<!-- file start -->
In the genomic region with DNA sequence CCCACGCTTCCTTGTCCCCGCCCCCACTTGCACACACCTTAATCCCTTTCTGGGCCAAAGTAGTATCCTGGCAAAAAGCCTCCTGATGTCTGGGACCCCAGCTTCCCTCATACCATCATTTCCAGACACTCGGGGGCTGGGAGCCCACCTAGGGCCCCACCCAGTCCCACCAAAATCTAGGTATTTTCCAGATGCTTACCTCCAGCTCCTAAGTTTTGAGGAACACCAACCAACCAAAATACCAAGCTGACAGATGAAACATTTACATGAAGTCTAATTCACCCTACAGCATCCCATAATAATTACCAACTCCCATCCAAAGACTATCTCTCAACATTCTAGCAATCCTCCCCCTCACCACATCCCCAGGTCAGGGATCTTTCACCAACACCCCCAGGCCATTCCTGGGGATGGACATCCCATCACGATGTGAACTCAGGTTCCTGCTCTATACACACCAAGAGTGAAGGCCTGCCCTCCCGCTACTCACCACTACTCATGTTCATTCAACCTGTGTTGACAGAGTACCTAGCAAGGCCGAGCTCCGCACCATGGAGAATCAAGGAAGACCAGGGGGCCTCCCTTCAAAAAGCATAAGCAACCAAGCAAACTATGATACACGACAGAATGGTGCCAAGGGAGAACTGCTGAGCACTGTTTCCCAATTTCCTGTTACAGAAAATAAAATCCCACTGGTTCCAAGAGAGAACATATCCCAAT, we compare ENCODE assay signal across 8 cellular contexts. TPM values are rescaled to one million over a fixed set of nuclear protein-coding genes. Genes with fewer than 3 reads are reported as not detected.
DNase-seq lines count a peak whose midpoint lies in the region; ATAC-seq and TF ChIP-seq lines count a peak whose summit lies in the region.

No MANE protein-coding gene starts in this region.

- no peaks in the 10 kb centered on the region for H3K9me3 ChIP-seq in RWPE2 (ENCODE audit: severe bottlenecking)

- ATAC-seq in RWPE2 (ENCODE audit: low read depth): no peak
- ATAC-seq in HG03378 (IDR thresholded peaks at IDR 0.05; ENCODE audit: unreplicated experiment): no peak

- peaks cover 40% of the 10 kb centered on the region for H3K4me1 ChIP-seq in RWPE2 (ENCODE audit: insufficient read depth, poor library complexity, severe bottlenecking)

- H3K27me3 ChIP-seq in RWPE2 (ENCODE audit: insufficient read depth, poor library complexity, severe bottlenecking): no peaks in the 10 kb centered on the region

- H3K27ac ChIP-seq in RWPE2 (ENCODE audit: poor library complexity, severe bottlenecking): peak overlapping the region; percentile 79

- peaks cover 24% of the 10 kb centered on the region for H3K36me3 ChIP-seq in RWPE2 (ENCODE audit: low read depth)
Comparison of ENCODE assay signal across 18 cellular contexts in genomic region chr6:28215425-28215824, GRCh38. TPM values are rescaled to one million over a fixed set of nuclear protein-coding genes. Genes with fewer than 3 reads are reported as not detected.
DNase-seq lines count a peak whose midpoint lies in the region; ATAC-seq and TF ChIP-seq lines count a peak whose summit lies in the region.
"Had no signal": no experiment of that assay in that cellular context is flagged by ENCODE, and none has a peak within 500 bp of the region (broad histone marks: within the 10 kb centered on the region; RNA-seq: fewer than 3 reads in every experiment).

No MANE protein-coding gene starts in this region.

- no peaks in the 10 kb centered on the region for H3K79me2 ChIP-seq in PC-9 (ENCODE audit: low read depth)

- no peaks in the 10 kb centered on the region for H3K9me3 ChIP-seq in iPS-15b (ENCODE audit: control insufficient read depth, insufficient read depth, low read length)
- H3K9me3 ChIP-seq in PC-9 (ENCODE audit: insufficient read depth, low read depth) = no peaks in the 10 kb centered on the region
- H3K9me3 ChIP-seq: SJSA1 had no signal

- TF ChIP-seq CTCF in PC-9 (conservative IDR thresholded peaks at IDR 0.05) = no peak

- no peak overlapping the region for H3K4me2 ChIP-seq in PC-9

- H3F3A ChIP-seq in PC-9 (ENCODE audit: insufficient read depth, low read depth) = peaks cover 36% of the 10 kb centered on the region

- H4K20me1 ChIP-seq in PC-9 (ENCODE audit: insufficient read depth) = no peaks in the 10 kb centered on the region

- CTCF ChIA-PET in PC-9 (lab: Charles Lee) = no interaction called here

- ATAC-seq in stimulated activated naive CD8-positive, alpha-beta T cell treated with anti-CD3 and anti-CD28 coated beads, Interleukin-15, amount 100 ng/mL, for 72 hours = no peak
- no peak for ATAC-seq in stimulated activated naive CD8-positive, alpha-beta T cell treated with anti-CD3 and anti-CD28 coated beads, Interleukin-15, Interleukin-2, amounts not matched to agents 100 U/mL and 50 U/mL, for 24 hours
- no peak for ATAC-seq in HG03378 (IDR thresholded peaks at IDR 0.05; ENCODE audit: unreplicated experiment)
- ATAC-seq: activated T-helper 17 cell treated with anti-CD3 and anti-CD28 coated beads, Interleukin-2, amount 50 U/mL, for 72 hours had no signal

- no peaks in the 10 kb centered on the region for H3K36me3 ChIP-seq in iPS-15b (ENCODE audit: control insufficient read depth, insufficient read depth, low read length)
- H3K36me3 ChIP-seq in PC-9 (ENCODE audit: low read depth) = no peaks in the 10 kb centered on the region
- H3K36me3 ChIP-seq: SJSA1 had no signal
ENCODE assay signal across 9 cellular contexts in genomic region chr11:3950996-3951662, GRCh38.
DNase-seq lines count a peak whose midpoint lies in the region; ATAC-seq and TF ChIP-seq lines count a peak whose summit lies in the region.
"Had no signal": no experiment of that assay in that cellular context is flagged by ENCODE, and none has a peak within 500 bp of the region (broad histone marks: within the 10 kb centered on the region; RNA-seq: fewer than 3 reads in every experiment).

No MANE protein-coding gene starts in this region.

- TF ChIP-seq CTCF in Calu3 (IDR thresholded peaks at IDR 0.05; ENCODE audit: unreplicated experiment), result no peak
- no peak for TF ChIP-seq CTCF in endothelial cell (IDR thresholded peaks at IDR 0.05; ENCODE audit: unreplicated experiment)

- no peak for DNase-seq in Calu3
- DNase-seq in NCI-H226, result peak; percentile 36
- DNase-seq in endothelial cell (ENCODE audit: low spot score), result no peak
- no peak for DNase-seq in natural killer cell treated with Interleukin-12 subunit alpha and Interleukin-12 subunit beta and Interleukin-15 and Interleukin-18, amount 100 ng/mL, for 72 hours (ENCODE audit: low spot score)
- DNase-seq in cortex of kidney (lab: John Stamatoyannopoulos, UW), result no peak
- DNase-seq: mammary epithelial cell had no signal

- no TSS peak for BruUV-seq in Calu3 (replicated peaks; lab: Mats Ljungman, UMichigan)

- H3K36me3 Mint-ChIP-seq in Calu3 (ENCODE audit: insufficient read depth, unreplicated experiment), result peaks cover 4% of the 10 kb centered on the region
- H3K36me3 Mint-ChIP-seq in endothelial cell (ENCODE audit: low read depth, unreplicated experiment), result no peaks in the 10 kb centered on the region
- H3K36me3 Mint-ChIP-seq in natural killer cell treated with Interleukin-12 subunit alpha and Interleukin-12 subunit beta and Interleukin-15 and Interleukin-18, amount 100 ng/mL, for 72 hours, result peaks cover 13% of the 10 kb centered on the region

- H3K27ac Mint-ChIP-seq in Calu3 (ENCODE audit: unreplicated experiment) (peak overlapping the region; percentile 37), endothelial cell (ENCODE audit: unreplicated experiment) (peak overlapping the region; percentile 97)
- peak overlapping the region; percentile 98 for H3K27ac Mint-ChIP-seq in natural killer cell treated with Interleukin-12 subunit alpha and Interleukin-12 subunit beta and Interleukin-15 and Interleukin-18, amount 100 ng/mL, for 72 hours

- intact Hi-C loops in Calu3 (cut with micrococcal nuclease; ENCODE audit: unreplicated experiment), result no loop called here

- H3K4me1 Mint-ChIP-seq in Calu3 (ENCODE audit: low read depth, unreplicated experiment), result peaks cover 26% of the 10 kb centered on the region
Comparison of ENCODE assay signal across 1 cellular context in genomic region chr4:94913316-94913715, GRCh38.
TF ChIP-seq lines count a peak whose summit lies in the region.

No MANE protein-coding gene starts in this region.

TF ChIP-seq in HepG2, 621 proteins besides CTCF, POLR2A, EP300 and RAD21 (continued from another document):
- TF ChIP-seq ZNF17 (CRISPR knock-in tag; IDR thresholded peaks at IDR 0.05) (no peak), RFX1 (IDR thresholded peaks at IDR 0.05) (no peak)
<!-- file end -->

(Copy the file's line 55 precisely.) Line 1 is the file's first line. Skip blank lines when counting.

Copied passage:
- TF ChIP-seq ZNF17 (CRISPR knock-in tag; IDR thresholded peaks at IDR 0.05) (no peak), RFX1 (IDR thresholded peaks at IDR 0.05) (no peak)